After the attempted insurrection on Wednesday left a police officer and four others dead, several GOP attorneys general have distanced themselves from the robocalls, insisting they didn’t know about the campaign. Alabama Attorney General Steve Marshall, the chairman of the Rule of Law Defense Fund, the nonprofit that sent out the calls, blamed the group’s staffers.
“I was unaware of unauthorized decisions made by RLDF staff with regard to this week’s rally,” he said in a statement to the Montgomery Advertiser. “It is unacceptable that I was neither consulted about nor informed of those decisions. I have directed an internal review of the matter.”
Those claims fell short for Marshall’s Democratic counterparts, who pointed to the number of GOP officials who have repeated the president’s unfounded election fraud claims.
“RLDF — and the Republican [attorneys general] who blindly take their support — have no legal or moral ground on which to stand here,” said a statement issued from the Democratic Attorneys General Association’s co-chairs, Massachusetts Attorney General Maura Healey and Nevada Attorney General Aaron Ford.
The robocalls are the latest incident leaving GOP officials fending off criticism over their culpability in Wednesday’s riots. While Republicans have roundly criticized the violence, many have stopped short of condemning Trump for his role in inciting it or for insisting on political repercussions.
The calls were sent out by the Rule of Law Defense Fund, a 501(c)(4) nonprofit, which are often called a “dark money groups” by critics because they are not required to reveal donors. The group works to elect GOP attorneys general, Documented reported.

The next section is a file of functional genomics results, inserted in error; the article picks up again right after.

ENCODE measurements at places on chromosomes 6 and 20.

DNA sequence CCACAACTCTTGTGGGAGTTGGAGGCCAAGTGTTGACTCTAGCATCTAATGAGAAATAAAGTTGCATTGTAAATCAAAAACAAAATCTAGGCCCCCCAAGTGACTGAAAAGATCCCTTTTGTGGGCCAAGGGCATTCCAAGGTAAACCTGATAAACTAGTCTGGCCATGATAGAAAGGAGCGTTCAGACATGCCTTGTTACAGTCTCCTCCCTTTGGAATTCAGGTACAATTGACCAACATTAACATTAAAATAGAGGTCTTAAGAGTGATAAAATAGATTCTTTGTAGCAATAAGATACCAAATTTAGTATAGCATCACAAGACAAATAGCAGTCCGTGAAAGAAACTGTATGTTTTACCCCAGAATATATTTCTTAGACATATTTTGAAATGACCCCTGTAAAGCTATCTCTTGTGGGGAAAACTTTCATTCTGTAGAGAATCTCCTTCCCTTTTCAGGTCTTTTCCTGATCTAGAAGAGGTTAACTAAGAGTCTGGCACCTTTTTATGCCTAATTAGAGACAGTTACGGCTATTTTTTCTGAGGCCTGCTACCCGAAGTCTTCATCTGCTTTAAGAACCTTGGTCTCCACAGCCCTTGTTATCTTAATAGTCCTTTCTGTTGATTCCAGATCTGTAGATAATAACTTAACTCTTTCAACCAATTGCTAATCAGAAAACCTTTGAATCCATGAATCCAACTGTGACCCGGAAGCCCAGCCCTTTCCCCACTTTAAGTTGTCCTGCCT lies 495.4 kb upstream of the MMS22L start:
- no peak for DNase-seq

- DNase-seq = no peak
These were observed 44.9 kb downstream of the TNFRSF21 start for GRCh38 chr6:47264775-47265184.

It is unclear how many people received the Tuesday robocall from the Republican group. The recording opened with the operator noting she was leaving “an important message” on behalf of the Rule of Law Defense Fund, Documented reported, before urging marchers to show up to D.C. on Jan. 6 to march on the Capitol.
Following Documented’s reporting, Adam Piper, the executive director of the Republican Attorneys General Association, denied the group had been involved in planning the march to the Capitol. The groups, he said in a statement on Friday, “had no involvement in the planning, sponsoring, or the organization of yesterday’s rally. No Republican A.G. authorized the staff’s decision to amplify a colleague speaking at the rally.”
Utah Attorney General Sean Reyes, the former chairman of the Rule of Law Defense Fund, also said on Friday that he had no involvement with the protests or the violence that followed.
“A.G. Reyes was not involved in organizing the rally in Washington, D.C.” his office said in a statement. “He supports everyone’s rights to peacefully protest and, as stated previously, condemns in the strongest possible terms, all acts of lawlessness and violence at the Capitol Building last week.”
Missouri Attorney General Eric Schmitt, the vice chairman of the Republican Attorneys General Association, also denied knowing about the calls on Saturday.
“Attorney General Schmitt absolutely had no knowledge of or involvement in the robocall, and condemns the violence that took place on Wednesday in the strongest possible terms, period,” his spokesperson told the St. Louis Post-Dispatch.
Despite claims from the attorneys general that the nonprofit played no role in organizing the rally, Documented reported that the website promoting the “March to Save America,” rally, which was down as of early Monday morning, showed the Rule of Law Defense Fund among the organizations listed as participants.
Democratic attorneys general also noted that Texas Attorney General Ken Paxton, who furthered Trump’s baseless fraud claims in a failed lawsuit, spoke at the rally and that Sen. Josh Hawley (R-Mo.), a former attorney general, led the move to object to President-elect Joe Biden’s win.
“Its former chair spoke at the rally that incited the mob,” the group’s statement said, referring to Paxton. “And former GOP A.G. Josh Hawley led the effort in Congress to undermine the election.”